Log in

Owls hold early lead, before being dealt opening-round defeat at Spokane Tournament

SPOKANE'S BO ESSICK looks for room around a couple Greenwood defenders Wednesday.
SPOKANE'S BO ESSICK looks for room around a couple Greenwood defenders Wednesday.

With this being the fifth anniversary week of Spokane winning its own tournament as a No. 7 seed, the Owls made a run at more tourney history Wednesday as a No. 8 seed trying to upset the No. 1 seed.

The Spokane Tournament annually brings out the best in the Owls and there they were up by six points midway through the second quarter on Greenwood.

It turned out to be only a fleeting moment of glory, as Spokane bowed to the Blue Jays 78-49 in first-round action.

A 24-18 Owls lead was followed up by a 28-2 run by Greenwood that covered the final four minutes of the second quarter and the first three minutes of the third quarter. Later, the turbo clock was in effect for a good portion of the fourth quater.

The Blue Jays’ move to a triangle-and-two defense late in the seond quarter played a big part in completely turning the game around.

“They played it right,” Owls guard Ricky Riott said of Greenwood’s defensive adjustment. “We had never went against a triangle and two. We were kind of like, ‘What are we doing?’ It made it tougher for me and Ethan (Newell) to shoot because they came out on us.”

“(Greenwood coach Darren Taylor) put two guys man-to-man on Ricky and Ethan and then had the triangle,” Spokane coach Newt Starrett said. “It took away shots from Ricky, who was hitting a bunch early. And, it took shots away from Ethan. It made our other guys have to work harder. I don't think they quite understand, yet, what their roles are if somebody does something like that. They have to understand what is happening within the game.

“We had wide-open look after wide-open look with guys who I trust taking shots,” he added. “I don't feel like we took bad shots. But none of them went in. We also had lots of turnovers, passing right to the white team instead of the gold team."

Starrett felt the Owls compounded their troubles by letting their offensive struggles have a direct effect on their intensity on defense.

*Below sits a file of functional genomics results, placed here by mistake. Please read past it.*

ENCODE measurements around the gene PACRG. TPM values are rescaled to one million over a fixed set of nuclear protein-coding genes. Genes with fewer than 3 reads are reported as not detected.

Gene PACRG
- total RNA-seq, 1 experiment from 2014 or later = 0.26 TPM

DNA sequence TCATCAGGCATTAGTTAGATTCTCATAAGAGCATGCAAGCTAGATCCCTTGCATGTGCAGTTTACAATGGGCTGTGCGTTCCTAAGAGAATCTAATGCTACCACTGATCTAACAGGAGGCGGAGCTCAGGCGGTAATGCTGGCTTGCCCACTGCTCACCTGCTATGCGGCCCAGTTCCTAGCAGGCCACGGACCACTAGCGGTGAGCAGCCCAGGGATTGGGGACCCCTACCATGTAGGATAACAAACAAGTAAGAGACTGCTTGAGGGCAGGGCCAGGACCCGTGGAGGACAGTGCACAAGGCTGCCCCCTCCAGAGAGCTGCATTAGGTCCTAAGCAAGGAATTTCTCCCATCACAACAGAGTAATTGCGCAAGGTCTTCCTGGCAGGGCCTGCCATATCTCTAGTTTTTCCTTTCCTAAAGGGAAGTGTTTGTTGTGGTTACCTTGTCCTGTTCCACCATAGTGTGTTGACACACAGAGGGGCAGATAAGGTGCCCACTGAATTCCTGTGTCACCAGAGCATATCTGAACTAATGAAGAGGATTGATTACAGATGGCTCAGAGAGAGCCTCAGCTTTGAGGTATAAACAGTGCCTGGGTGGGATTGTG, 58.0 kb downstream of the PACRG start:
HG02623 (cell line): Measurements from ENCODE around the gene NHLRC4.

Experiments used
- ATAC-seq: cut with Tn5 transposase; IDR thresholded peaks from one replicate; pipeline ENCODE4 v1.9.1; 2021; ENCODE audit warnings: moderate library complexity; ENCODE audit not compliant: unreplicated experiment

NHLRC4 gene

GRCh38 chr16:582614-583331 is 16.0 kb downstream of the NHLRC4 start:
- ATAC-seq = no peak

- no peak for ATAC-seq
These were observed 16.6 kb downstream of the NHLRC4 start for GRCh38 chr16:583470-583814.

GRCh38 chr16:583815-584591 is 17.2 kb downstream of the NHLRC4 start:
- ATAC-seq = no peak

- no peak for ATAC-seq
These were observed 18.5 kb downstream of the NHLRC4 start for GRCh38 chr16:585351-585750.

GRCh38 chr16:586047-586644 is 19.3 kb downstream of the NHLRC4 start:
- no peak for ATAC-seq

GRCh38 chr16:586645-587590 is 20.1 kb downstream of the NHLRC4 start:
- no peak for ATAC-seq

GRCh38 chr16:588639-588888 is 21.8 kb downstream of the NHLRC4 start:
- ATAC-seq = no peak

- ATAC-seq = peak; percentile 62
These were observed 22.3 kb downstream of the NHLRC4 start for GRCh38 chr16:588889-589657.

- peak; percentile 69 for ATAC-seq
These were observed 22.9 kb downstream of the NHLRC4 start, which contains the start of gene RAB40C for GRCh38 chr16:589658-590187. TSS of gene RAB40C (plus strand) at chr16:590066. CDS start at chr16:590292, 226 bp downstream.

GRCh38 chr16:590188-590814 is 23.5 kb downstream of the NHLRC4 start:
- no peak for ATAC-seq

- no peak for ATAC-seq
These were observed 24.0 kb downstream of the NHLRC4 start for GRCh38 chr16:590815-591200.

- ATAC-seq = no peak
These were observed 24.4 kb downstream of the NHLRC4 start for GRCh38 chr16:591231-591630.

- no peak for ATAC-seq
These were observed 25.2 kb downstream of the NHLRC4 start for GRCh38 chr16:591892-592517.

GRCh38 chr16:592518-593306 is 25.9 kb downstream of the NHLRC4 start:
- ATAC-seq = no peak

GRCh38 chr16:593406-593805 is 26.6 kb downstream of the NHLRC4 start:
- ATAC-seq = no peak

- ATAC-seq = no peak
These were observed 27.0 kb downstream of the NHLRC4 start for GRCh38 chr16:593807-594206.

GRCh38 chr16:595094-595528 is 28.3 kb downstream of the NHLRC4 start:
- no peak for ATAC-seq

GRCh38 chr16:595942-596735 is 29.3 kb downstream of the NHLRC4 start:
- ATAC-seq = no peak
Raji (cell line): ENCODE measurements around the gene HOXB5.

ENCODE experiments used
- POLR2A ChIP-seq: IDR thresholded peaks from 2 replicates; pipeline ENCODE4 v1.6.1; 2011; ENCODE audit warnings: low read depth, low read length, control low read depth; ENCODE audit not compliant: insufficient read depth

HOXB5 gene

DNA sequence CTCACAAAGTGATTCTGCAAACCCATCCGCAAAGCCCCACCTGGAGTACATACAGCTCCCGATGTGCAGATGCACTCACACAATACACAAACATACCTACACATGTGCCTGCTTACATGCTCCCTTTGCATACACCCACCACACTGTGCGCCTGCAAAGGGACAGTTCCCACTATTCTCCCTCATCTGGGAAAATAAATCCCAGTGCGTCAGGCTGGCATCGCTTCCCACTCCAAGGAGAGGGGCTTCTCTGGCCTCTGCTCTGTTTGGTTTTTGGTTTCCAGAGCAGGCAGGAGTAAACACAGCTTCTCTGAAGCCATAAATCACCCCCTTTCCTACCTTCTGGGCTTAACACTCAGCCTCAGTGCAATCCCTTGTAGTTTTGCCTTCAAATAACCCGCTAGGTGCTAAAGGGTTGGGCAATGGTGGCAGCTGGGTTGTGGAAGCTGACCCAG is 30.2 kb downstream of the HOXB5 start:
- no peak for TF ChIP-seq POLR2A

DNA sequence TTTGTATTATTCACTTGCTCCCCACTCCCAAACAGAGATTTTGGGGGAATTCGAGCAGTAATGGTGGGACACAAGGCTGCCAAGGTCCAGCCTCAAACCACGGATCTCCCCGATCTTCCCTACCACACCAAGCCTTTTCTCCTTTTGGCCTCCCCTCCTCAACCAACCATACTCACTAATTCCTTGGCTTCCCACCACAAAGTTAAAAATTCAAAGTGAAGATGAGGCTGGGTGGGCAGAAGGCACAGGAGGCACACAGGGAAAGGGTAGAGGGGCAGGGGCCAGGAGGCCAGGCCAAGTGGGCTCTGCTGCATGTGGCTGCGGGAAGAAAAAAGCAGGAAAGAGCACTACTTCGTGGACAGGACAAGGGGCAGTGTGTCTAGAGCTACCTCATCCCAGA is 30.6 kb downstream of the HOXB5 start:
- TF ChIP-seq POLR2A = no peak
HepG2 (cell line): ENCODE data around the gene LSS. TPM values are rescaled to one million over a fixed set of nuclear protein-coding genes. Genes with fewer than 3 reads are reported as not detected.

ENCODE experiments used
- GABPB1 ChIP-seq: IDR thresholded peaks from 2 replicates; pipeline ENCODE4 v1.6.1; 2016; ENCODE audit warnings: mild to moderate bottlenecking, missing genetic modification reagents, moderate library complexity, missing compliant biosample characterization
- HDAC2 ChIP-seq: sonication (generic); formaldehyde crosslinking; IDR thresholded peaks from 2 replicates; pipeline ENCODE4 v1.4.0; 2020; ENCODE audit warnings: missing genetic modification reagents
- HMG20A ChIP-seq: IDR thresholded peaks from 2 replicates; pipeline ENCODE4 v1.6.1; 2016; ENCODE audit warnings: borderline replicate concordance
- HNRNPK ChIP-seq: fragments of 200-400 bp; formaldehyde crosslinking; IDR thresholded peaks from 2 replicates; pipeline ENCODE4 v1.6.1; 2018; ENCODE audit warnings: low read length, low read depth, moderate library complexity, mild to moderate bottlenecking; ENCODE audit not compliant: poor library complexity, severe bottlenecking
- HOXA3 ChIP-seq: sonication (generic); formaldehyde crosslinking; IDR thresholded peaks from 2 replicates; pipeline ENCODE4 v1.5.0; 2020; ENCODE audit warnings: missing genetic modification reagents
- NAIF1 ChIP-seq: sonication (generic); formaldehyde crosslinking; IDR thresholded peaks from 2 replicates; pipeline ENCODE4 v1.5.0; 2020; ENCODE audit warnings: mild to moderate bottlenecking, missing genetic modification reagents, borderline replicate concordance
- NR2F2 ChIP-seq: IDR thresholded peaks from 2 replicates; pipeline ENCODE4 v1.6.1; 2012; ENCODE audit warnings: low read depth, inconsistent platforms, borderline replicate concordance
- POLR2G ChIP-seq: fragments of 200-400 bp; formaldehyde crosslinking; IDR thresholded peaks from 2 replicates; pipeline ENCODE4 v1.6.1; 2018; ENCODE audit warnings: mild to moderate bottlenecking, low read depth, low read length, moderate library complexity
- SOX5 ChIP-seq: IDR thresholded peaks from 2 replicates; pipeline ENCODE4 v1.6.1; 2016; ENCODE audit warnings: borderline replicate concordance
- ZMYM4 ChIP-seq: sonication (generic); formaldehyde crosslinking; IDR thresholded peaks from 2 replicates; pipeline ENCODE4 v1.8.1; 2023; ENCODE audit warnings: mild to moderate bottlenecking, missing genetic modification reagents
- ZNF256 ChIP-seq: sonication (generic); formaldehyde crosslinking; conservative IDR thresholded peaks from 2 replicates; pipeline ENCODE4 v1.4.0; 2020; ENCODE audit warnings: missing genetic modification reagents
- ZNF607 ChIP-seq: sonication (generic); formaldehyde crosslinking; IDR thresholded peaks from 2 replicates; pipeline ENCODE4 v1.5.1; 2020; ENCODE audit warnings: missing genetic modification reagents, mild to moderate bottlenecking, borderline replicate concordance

“We couldn't buy a bucket for a while and once our shots didn't go in, we stopped playing defense,” he said. "We kind of hung our heads and quit playing defense.”

For the first 12 minutes, Spokane (4-11) played like a team motivated to show it deserved better than the eighth seed. Riott scored 14 of the Owls' first 24 points as they went up by six on Greenwood (15-1).

“I was feeling good and confident,” said Riott, who finished with 19 points. “We had a lot of energy. Everyone was excited and we were going good.”

Newell joined Riott in double figures with 12 points.

Spokane will have to go the consolation route to prove it should have been seeded higher. The tourney’s coaches voted the Owls behind No. 6 seed Reeds Spring (3-10), despite Spokane splitting two games with the Wolves and beating them 57-45 at Reeds Spring in their most recent matchup.

“Obviously, we wanted to be higher than the eight seed. But we hadn't helped ourselves out in that aspect,” Starrett said. “I feel like if we would have beat Crane (at the Blue & Gold Tournament) we’d be at least a six seed. That game is the one that sunk us.”

“I feel like we should have been seeded higher, at least over Reeds Spring since we beat them,” Riott said. “Not beating Crane, I can understand why we are the No. 8 seed. But it puts a little hurt on us because we know we're better than the eight seed.”

Wednesday’s other first-round games saw No. 2 seed Strafford down No. 7 Cassville 66-49, No. 3 seed Blue Eye edge Reeds Spring 48-45 and No. 4 Ash Grove whip No. 5 Southwest 77-47.